CBC News Reports on Three Canadians Rescued At Sea

The CBC TV website reported on this dramatic story. One of three Canadians picked up by a giant container ship at sea overnight after a storm damaged and then sunk their Hawaii-bound sailboat is calling their dramatic rescue a "gauntlet of happiness."

Brad James, 32, told CBC News last Thursday morning after the rescue that he felt great, despite the dramatic chain of events that left him and his nine-year-old son, West, floating in the dark sea for 2½ hours.

James's brother, Mitchell James, 29, who lives in the Edmonton area, had also been aboard the boat but was rescued before the others.

All three are now safe and in port in Honolulu.

Rescued 450 kilometres northeast of Hilo, Hawaii, they had been travelling from Puerto Vallarta, Mexico, to Hilo on a sailboat named Liahona when they ran into trouble. Their mast broke and the boat's engine stopped working after overheating in a storm; they had no other form of propulsion.

'There was tons of people there, and it was all these grown men, and most of us had tears in our eyes.'—Brad James, rescued boater.

“[I’m] great, just incredible," said Brad James, who lives in Calgary with his son. "There was a while there we didn’t think we’d step foot on land and we’re here now."

The weather was becoming increasingly rough, the winds fairly high and they had already lost their mast by 4:30 in the afternoon. As the evening progressed, winds gusted to 40 knots and sea swelled to the six-metre range.

“At about midnight, we saw the freighter approach us,” James said. “It was huge compared to us and as they got closer and closer, we got an idea of how huge this boat was.”

The container ship was owned by Horizon Lines. The U.S. company said in a release that it had responded to a call in the predawn on Wednesday from the U.S. Coast Guard under the Automated Mutual Assistance Vessel Rescue Program to help the crew of the 12-metre sailboat.

They spoke with the container ship's captain, who explained what they were going to try to do.

“They were going to bring us alongside and fire lines across our boat and were to winch up to the side of their boat and they were just going to pull us up the gangway,” Brad James said.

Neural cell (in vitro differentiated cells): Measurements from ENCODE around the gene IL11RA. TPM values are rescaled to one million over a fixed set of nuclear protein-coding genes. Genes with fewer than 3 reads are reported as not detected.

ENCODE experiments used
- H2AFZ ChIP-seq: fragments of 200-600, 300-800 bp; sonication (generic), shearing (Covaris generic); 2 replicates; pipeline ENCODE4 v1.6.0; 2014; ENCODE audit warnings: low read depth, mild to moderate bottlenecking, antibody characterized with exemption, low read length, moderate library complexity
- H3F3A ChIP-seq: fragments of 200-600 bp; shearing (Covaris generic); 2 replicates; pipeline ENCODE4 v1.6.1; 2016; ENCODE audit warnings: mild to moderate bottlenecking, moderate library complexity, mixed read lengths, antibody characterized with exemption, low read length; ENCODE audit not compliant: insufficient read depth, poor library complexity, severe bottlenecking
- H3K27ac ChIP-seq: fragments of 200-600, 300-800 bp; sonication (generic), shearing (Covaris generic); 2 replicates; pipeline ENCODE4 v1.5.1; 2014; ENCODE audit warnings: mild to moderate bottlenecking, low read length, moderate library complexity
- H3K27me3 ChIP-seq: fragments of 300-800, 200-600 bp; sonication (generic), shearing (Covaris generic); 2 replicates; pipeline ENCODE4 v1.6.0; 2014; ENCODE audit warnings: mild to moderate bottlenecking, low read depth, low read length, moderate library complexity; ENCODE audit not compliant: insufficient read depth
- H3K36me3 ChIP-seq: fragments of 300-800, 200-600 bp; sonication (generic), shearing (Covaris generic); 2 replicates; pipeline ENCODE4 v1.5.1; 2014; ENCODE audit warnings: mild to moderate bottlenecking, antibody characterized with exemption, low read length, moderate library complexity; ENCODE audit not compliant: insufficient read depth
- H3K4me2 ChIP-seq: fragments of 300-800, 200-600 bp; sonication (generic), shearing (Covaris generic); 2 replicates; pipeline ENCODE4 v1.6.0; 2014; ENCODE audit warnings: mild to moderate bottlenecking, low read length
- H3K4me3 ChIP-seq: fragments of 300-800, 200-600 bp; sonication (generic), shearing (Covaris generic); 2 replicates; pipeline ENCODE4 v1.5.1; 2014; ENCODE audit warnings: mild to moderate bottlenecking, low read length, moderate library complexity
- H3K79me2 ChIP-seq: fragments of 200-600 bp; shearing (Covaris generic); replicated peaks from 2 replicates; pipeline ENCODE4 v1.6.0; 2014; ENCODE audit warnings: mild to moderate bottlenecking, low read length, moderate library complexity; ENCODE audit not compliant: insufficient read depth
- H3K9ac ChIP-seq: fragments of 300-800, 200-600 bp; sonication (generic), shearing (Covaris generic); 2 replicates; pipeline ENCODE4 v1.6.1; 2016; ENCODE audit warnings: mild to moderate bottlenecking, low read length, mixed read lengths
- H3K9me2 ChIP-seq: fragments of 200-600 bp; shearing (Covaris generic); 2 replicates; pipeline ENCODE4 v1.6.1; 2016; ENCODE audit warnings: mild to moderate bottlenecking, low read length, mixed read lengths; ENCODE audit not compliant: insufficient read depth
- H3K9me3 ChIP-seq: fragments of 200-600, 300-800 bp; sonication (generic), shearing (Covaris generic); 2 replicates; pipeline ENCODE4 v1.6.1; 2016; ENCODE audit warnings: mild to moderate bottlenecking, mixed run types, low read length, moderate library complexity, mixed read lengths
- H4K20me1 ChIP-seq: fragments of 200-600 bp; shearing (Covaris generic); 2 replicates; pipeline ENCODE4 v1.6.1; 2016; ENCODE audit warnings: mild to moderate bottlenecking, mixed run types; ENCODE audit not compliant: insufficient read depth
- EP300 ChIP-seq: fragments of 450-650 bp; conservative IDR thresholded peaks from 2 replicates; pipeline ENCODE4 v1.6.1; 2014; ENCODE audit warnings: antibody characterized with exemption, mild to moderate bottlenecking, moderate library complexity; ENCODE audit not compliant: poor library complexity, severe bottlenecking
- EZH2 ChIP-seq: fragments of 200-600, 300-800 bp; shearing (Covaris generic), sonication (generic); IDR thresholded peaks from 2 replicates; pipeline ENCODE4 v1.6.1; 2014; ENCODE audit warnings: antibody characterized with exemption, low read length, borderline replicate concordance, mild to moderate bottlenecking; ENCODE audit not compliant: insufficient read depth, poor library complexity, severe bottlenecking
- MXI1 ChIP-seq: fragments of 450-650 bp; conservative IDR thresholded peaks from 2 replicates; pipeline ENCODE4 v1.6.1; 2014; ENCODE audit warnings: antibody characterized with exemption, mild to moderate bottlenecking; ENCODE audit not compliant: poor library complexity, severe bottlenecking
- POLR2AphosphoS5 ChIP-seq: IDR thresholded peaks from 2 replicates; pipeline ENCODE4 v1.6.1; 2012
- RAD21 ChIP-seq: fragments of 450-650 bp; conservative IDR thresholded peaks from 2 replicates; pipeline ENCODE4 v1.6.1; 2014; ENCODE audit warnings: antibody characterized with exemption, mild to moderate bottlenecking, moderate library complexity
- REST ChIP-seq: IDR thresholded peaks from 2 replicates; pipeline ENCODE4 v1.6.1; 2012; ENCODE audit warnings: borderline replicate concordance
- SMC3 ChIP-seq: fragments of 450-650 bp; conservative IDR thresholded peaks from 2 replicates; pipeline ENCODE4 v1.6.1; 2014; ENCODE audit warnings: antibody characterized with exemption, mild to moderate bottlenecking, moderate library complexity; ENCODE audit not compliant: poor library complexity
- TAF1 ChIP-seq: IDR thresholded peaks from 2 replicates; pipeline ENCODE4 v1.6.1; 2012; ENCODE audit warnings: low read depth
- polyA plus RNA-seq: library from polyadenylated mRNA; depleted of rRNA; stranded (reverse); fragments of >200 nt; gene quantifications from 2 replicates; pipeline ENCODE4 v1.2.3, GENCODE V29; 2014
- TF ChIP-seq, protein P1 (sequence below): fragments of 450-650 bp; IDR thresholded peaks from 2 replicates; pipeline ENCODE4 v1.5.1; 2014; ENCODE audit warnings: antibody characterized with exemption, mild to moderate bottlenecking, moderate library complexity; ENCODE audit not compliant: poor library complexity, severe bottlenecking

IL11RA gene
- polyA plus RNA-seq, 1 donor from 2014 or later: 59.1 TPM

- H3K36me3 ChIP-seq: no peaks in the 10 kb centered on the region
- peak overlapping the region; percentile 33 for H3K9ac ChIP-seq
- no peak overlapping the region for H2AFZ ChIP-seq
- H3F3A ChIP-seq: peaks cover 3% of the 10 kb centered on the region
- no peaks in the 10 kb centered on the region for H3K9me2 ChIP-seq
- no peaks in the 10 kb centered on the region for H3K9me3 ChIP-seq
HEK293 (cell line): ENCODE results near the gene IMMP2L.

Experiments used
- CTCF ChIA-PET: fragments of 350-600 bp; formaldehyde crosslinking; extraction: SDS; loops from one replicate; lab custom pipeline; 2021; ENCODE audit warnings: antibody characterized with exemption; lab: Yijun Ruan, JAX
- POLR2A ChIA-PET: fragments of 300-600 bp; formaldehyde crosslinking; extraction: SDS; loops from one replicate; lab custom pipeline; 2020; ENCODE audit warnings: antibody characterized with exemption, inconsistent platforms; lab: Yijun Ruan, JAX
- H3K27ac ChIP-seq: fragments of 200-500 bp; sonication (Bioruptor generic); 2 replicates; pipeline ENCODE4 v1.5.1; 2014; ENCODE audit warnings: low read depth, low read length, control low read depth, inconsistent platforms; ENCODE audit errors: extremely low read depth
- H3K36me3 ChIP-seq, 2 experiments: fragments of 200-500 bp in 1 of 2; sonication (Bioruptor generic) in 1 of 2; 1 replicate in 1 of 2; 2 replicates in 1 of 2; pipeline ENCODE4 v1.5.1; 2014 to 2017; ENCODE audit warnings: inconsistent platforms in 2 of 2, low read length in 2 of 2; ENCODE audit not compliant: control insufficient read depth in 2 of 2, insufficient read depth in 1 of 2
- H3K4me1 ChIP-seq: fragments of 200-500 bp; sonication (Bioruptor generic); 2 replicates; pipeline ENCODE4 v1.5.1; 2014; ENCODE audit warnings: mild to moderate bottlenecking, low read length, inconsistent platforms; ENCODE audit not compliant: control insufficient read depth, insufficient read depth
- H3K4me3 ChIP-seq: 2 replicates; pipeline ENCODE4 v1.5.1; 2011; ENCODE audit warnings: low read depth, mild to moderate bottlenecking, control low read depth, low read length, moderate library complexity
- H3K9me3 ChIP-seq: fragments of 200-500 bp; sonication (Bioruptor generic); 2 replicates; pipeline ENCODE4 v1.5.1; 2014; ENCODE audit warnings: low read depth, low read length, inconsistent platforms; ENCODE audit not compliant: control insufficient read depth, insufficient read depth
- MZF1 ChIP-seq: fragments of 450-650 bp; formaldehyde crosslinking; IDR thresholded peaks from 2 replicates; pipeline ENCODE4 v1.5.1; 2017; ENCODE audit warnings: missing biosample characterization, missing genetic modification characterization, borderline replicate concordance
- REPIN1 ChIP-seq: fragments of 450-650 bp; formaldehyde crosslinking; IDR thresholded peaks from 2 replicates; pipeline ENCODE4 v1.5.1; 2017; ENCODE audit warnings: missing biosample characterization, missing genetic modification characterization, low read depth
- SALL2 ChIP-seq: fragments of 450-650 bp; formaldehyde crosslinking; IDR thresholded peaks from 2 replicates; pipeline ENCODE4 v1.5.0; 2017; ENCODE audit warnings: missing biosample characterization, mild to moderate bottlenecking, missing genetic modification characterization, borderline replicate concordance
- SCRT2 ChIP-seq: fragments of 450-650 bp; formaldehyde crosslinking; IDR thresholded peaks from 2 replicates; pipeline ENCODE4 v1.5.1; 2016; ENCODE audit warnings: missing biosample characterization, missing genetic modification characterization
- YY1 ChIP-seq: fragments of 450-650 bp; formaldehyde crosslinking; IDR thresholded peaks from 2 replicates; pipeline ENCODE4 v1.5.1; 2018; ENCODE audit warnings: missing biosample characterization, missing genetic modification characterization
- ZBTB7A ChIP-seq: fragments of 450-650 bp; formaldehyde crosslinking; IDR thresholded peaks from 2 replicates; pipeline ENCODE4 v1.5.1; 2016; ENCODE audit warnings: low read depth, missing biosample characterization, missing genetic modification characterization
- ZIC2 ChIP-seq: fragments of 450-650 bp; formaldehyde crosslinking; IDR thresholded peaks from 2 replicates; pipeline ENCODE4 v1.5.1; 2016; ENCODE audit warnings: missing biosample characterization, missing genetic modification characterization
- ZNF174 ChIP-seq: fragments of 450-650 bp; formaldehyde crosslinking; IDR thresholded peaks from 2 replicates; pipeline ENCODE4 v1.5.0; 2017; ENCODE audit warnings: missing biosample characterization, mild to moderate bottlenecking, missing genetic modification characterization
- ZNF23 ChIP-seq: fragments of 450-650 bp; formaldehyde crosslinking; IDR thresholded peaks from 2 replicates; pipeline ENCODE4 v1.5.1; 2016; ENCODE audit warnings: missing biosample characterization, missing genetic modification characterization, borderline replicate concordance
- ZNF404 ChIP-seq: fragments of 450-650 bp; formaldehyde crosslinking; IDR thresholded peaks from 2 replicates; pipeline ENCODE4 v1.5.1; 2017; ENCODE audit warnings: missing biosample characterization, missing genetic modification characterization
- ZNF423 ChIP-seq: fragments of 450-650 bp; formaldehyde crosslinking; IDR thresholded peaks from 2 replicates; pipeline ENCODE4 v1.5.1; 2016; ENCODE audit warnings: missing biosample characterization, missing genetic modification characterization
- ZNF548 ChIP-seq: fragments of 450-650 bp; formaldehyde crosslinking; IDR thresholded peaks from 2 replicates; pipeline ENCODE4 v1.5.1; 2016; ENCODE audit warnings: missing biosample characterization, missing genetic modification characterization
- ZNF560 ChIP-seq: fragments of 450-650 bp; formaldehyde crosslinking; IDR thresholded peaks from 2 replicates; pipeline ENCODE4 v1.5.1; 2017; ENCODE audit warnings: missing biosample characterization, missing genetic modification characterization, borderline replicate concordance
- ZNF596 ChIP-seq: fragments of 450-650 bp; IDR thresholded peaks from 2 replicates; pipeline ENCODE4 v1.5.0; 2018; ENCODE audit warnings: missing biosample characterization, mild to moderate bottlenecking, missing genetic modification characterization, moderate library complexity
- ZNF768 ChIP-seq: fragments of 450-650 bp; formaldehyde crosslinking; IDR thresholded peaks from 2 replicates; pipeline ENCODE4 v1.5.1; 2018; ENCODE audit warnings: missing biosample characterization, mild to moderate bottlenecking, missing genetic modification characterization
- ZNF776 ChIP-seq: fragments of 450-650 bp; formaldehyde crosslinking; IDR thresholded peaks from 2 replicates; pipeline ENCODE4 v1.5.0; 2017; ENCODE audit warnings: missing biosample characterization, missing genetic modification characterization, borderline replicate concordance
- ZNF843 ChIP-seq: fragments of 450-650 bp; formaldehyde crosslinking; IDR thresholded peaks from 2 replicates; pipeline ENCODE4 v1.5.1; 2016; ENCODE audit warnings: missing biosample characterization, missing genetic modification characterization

The winds picked up as the ship approached and James, his brother and son were asked to slide down the side of the boat. James explains they were prepared to do that until two really large waves hit them from behind and pushed them to the bow.

“Those waves also brought the bow of that freighter up, and there’s a big bulb underneath the surface about 28-feet [just over nine metres] down and that thing came out of the water and went right through our boat,” he said.

The boat was already filling with water and beginning to sink, so the three started swimming. James said as they were coming around the front of the boat, it disappeared within two minutes.

James and his son became separated from Mitch, who had grabbed hold of a surfboard strapped to the side of the boat. The two men and boy were all wearing life-jackets that had strobe lights attached, so the crew of the ship was able to keep them in sight.

The rescuers reached Mitch first and then it took about 50 minutes to manoeuvre the ship to pick up the two others.

During the those harrowing minutes, James said he repeatedly comforting his son, who kept saying, "We're going to die.'" James said once all three of them were safely aboard the ship, there was a swell of emotions. "When I got up there on the ladder, they got me out of the life ring and got me ready to board the boat. And it was just a gauntlet of happiness. There was tons of people there, and it was all these grown men, and most of us had tears in our eyes. And from that point on, I just came to realize what this was. And how difficult this was. And how incredible it turned out the way it did."

"Two people started carrying me to the room because I had mild hypothermia," West said. "And I just thought that people were really happy to see you, that we were alive."

"We are thankful the Horizon Reliance was in the right place at the right time to come to the aid of these individuals," said William A. Hamlin, Horizon Lines senior vice-president of operations, in a release. "We commend Captain [James] Kelleher and his crew for their skilled seamanship in accomplishing a successful rescue despite very adverse weather conditions."

Horizon Lines had gift bags containing clothes, chocolates and a camera waiting for the three when they arrived in Honolulu.

CBC AT http://www.cbc.ca/news/world/story/2012/02/09/sea-rescue-hawaii.html

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